NorCal: What from your playing experience do you feel like you were able to bring back to teach in Northern California?

Gilmore: I think it helped me look at the game from a more holistic approach – how do we help kids fall further in love with the sport? There are so many components that play a role in that question. What kind of training environment are we providing? Are they receiving the quality repetition needed to develop properly? What habits are they learning? Are they signing up for soccer again the next year? Not only are they signing up but are they learning, are they improving, are they learning life lessons that will become part of them for the rest of their lives. Are the coaches being good role models? Is the structure set up so the players are also giving back to the community? Are they placed in  alternate learning pathways than what is only in their club? To fully develop as a player you must be exposed to multiple competitive environments. Playing overseas made me see there is a lot more to the game than just playing. There are so many moving components that helps a player succeed and grow.

NorCal: And what did you try to bring back from coaching and living in the Netherlands?

Gilmore: My hope was to return and influence as many people as I could. I wanted share the insight that I learned and collaborate with as many people as possible. Living in the Netherlands inspired me and I wanted to replicate their methodology in Northern California. That was at the forefront of what I was doing at my small club and the discussion I was having with Benjamin and others who started NorCal. We wanted to create an alternative fair way for players to be identified and challenged at higher levels that didn’t cost money to the players. It wasn’t a true process to identify the best players to represent our region if there was a monetary cost to be selected. We kept thinking about how we could create a plan that represents something similar to what we’re learning and seeing abroad within our own environment and that is where PDP was born. I’m very proud of the work accomplished in our PDP program and the players who have participated in it have greatly benefitted from it. This model and hard work has also helped us quickly create a successful PDP program in SoCal.

NorCal: What are you hoping to accomplish in your new role down at SOCAL?

Gilmore: As the director of special programming I am hoping to have a positive influence on soccer in Southern California. My goal is to implement the successful PDP program, as well as, setting up regional training and coaching education centers. I hope to provide multiple education opportunities for coaches and hope to have the most licensed coaches in the country from our region. I have put myself in as many situations as possible to be influenced by as many people as possible. I’ve coached Division I soccer, run a small club, a large club, worked on grassroots programs, created junior academies, created injury prevention curriculum, created year round programs for recreation players, and  travel abroad experiences. I worked in the DA, MLS, ECNL, been a US Scout and US Instructor. I’ve also worked for NorCal Premier as and adult league director. I put myself in many different situations that influence the game and all of those experiences helped prepare me for this role I’m in today. SoCal is the largest region in the country and I hope to work with the many talented coaches here to collaborate and work together to evolve the game. Did you know 100 players that played in the 2018 World Cup were born and raised in France, 50 of them from the Paris region? A lot their success came from years of collaboration and working together and recognizing that there’s a bigger picture than just your club or your team. I want to spread that message around and bring coaches from many clubs together to work alongside and learn from each other.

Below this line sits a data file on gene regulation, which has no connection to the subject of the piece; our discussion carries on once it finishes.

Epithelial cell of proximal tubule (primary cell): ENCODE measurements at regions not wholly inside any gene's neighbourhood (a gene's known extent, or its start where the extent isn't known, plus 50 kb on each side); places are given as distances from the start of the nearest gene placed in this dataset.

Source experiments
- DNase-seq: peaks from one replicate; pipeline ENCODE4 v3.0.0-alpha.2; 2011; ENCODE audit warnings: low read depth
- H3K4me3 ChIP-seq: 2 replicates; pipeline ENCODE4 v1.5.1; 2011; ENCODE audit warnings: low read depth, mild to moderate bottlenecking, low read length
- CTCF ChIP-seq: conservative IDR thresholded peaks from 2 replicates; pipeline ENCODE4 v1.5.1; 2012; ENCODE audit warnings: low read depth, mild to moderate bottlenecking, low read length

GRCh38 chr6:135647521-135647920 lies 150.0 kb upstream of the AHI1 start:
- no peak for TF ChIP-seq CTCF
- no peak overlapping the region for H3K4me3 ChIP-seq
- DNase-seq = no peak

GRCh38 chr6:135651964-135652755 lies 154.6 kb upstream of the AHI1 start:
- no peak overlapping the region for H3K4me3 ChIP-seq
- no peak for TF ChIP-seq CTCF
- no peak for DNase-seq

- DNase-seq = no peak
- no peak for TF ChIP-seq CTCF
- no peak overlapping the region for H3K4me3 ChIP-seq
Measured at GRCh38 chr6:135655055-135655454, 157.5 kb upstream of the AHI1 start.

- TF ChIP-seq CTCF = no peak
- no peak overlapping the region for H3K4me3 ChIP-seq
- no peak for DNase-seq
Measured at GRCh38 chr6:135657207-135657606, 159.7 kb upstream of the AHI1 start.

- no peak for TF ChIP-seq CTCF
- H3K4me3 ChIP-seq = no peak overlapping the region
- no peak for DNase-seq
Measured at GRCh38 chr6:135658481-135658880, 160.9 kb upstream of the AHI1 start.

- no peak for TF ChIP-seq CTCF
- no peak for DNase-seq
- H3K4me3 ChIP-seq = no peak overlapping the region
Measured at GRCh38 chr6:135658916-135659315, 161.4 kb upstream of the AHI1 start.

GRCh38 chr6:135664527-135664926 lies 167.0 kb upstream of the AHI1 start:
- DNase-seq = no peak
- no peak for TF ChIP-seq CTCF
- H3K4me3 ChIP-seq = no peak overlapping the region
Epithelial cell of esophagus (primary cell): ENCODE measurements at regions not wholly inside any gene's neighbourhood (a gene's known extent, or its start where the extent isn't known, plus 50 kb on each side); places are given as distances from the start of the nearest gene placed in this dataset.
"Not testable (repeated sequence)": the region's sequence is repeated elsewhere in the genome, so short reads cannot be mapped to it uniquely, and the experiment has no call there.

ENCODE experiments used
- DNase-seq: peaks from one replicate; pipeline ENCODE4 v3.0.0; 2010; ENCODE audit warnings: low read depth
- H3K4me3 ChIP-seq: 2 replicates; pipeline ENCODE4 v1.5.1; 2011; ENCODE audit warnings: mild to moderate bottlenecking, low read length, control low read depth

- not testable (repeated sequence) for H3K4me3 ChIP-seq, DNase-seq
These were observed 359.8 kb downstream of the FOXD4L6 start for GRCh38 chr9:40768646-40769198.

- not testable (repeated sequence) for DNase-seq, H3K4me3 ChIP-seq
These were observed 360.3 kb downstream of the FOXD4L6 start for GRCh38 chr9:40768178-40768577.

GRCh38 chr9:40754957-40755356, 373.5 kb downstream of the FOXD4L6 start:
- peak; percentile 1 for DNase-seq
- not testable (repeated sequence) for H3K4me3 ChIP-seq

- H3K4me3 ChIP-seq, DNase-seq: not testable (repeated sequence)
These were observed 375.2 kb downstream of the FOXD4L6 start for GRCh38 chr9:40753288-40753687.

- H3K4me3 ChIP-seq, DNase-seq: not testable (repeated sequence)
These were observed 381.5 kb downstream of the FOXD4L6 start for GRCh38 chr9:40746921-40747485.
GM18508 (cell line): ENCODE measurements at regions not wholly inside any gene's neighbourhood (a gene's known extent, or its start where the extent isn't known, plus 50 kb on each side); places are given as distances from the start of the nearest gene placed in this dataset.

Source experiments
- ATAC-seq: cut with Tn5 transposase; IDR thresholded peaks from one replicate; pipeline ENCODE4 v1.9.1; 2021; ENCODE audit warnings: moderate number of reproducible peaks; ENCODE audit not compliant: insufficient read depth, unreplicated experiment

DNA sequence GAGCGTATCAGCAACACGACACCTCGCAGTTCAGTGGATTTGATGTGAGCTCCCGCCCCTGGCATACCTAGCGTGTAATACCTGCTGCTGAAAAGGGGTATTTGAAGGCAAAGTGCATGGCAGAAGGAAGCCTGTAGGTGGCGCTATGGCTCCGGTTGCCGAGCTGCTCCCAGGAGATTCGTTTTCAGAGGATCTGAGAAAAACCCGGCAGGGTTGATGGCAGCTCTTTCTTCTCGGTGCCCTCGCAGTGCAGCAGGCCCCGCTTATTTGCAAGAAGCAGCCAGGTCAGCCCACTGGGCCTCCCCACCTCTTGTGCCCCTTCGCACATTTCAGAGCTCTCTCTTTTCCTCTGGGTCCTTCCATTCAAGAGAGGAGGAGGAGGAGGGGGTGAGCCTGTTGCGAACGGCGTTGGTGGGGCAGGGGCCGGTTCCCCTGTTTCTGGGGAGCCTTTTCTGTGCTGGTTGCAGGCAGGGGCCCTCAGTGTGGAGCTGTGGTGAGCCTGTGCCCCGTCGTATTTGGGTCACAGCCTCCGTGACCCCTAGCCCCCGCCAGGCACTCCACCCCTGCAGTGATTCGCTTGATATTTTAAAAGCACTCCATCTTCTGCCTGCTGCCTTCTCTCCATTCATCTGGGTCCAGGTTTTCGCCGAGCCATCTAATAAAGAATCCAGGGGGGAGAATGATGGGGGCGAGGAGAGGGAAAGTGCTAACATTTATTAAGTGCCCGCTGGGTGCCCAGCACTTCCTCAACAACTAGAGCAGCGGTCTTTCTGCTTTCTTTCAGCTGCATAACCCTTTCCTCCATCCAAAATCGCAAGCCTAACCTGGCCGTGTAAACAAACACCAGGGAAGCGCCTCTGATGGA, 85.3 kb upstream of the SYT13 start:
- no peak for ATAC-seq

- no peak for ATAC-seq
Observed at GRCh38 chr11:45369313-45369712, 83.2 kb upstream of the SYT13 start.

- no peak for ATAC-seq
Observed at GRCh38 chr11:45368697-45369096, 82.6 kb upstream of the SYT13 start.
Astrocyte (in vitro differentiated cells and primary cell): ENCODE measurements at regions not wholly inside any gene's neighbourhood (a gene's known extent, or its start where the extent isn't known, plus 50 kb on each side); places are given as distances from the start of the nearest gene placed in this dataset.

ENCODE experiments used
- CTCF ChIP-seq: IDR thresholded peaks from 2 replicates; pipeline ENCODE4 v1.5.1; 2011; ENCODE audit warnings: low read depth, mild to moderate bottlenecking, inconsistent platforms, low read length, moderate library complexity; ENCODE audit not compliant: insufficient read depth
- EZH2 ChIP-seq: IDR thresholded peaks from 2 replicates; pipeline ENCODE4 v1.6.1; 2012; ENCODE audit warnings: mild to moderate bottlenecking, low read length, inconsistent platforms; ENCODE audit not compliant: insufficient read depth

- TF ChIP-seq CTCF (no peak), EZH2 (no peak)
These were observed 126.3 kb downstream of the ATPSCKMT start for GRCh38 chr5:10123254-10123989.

NorCal: Anything else you’d like to add?

Gilmore: I’m excited for the opportunity to help guide the development in Southern California with SoCal. I really want to see this region succeed. We’ll keep improving each year, making it better, and continue to collaborate with NorCal. If we all have a growth mindset and are willing to reflect, then we can do great things. NorCal provided me so many experiences and learning moments and I look forward to the opportunities of spreading these ideas further. My suggestion is for coaches and players to continue to challenge themselves by going abroad to learn, gain insight, and see how different clubs and countries play soccer. Seek ways to support and learn from others in different environments. Dwell on the positives and how to make things better. Continue to ask how are you contributing to improving yourself and your community.